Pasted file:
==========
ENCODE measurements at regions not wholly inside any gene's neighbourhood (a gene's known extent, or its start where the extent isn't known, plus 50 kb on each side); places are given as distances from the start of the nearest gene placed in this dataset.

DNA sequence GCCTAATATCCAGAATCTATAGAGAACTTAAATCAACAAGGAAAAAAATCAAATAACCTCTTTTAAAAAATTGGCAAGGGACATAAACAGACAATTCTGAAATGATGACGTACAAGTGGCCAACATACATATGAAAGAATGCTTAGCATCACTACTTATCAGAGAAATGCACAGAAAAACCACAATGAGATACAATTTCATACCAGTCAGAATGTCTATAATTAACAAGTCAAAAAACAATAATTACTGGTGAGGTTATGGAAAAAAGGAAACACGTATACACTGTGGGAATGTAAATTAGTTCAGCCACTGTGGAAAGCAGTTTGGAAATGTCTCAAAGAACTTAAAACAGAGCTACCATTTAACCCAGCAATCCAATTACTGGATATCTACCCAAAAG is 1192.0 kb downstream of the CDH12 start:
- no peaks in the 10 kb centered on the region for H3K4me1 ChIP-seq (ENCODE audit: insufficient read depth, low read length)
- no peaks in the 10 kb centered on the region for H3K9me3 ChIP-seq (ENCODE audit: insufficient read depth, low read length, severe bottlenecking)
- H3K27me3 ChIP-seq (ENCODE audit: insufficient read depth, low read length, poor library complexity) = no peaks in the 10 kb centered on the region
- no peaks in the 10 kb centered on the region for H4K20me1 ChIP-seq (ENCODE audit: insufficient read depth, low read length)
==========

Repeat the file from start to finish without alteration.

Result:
ENCODE measurements at regions not wholly inside any gene's neighbourhood (a gene's known extent, or its start where the extent isn't known, plus 50 kb on each side); places are given as distances from the start of the nearest gene placed in this dataset.

DNA sequence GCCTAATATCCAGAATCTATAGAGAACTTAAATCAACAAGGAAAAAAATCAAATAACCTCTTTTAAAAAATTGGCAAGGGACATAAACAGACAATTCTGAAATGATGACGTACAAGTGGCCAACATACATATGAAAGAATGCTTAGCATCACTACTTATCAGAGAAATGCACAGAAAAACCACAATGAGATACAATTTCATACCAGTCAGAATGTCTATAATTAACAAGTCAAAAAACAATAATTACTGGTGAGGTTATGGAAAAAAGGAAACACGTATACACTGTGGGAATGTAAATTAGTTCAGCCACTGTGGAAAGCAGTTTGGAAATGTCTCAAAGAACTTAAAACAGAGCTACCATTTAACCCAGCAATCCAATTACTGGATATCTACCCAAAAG is 1192.0 kb downstream of the CDH12 start:
- no peaks in the 10 kb centered on the region for H3K4me1 ChIP-seq (ENCODE audit: insufficient read depth, low read length)
- no peaks in the 10 kb centered on the region for H3K9me3 ChIP-seq (ENCODE audit: insufficient read depth, low read length, severe bottlenecking)
- H3K27me3 ChIP-seq (ENCODE audit: insufficient read depth, low read length, poor library complexity) = no peaks in the 10 kb centered on the region
- no peaks in the 10 kb centered on the region for H4K20me1 ChIP-seq (ENCODE audit: insufficient read depth, low read length)